I didn’t realize until we looked into each of these rooms that my perception of Sweet Grass Dairy was that they were quite small. Maybe because in my retail days I had focused on their small cheeses or maybe because I had not seem them sold in many places in NYC. Regardless of my reasoning, I was wrong. Sweet Grass is in a stage that reminds me of what it felt like when I was 7, too old to be a cute little kid and not old enough to be a big kid either. Jessica and Jeremy confirmed that they are in the midst of an awkward phase where they are too big to be small and too small to be big. This might not sound like much to an outsider but it is something that plagues many American cheesemakers. Producers feel the risk of having their customers decide that they have become a “factory” if the growth of the cheese production seems too large. It is one of many contradictions of the consumer: wanting something rare and unusual but wanting a consistent supply of it.
The next morning, before we sat them down for their interview, Jeremy took us out to Green Hill so we could see the farm that we had heard so much about. It really is amazing and lucky for you all Michael was brave enough to climb up onto one of grain towers (the cows are fed grain during milking) to snap some photos that give you a sense of the layout of the farm.
It is great to see a farm making the transition from one generation to the next. We look forward to seeing where Jessica and Jeremy will take the company. Based on the cheeses we sampled we would encourage them to press on through the middle ground, more of their cheese would be great for everyone.
June 9th, 2006
Name: Goat Lady Dairy
Owners: Ginnie, Steve, Lee and Norma Tate
Location: Climax, North Carolina
Animals: Approximately 75 goats; Nubians, Saanens, and French-Alpine
Cheeses/Products: Spreadable Fromage (in nine flavors), Chevre Logs, Feta, Smokey Mountain Round, Marinated Chevre, Chevre Camembert, Crottin, Sandy Creek, Providence, Gray’s Chapel, Goat Lady Gouda. Chocolate Goat Cheese Truffles (only during Holidays)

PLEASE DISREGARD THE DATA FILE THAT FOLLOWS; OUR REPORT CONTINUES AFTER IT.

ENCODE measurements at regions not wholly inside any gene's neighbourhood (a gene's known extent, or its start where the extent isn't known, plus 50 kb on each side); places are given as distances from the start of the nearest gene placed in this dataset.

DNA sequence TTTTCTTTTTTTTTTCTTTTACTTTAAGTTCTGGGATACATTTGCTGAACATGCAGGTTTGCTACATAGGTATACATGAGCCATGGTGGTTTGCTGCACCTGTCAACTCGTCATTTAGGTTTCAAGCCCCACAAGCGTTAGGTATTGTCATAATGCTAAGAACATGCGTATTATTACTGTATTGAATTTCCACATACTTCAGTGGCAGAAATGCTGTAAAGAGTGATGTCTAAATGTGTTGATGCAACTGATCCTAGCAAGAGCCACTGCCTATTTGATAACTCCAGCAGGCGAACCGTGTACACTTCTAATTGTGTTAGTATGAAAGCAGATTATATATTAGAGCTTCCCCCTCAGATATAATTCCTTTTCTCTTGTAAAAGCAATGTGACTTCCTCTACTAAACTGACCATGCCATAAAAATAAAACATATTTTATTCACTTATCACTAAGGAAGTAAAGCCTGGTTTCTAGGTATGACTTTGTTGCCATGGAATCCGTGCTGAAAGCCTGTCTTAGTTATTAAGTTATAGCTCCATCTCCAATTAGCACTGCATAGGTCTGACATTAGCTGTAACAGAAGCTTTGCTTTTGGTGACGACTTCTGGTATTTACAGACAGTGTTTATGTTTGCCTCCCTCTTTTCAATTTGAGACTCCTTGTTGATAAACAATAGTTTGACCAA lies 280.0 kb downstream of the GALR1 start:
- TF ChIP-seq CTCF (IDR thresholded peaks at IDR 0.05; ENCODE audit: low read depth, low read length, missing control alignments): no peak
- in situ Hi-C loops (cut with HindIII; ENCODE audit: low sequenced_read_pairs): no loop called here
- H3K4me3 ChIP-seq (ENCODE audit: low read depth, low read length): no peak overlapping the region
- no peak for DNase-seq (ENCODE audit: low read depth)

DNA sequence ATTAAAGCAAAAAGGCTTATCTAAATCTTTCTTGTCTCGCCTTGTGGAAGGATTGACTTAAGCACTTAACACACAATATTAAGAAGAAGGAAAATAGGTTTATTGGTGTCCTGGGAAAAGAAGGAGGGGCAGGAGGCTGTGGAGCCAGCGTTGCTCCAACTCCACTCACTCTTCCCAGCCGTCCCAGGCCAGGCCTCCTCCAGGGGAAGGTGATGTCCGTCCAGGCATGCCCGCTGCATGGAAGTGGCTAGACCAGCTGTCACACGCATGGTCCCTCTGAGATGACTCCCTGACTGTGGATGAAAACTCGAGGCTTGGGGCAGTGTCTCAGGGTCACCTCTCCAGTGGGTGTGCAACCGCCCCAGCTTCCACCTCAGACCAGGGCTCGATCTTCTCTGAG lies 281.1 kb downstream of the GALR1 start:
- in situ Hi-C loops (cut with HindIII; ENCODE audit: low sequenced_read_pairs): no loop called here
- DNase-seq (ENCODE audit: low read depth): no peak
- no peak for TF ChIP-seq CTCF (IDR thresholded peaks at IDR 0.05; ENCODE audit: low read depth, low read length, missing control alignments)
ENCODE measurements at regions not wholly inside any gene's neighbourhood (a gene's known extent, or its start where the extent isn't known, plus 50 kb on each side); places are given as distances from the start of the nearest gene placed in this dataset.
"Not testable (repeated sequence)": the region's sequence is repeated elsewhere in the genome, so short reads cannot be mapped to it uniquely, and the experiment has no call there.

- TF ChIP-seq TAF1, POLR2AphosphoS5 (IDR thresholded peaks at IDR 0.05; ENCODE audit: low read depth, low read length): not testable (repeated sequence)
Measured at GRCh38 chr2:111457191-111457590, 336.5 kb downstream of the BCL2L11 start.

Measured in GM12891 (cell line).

More info: www.goatladydairy.com
Holistic. This is the word that comes to mind when I think about Goat Lady Dairy. The farm came together organically, beginning with Ginnie Tate’s move to Climax, North Carolina. She bought an abandoned tobacco farm that had a dilapitated log home on it and began the process of restoring it to prime condition. Along the way she took on a couple goats and earned the nickname “the goat lady” with locals in town, some of whom she hired to help restore her home. The other members of the Tate family came later on; Steve Tate and his family enjoyed the visits they made to Climax in the summer months but it wasn’t until years later that they thought about moving there and developing the farm with Ginnie. Steve and his wife Lee were living in Minnesota when they became involved in a CSA (community supported agriculture). As they became more actively involved in their CSA, they began to do work for local groups focused on farmland preservation.
Years into this it occured to Steve and Lee that maybe the best thing they could do in addition to preserving farmland would be to create an active farm themselves. They began to discuss the possibility with Ginnie originally thinking they would grow organic vegetables and create a CSA themselves. The three of them considered many business plans and thought about their respective interests and talents before settling on a plan that diversified their income streams. Organic vegetables, cheese, and hospitality were the areas they decided to start with and they figured they would see which ones were more successful. Little did they know that those three areas would work so beautifully together largely due to their wonderful creation called Dinner at the Dairy. People pay a fixed price to come to the dairy for a five course meal composed of foods from their farm, other local farms and of course some of their acclaimed hand made cheeses. Guests also get a tour of the farm and can watch the goats being milk through a window in the side of the milking parlor. The dinners sell out minutes after the schedule is posted on the Goat Lady website.
Roles have shifted over the years and Ginnie and Steve’s mother Norma has joined them but their overall mission to create a sustainable farm committed to education has only grown stronger.
The day that we visited Goat Lady Dairy there was a lot going on…even more than usual. A class of fourth graders from the local elementary school was being taken on tour by Ginnie while Steve and his partner in cheesemaking, Carrie, were making more cheese than they have ever made in one day. Steve had attended a Slow Food event the day prior so he had to do a bit of catch up and make three batches of cheese instead of the usual two. Regardless of the extra activity, Steve greeted us, suited us up in hair nets and booties and invited us into the cheese room. By the time we arrived at the dairy they had already made a batch of fresh chevre and molded chevre from a previous day into logs. Carrie was working on various flavors of spreadable fromage, largely preparing stock for the farmers’ markets they would attend that week.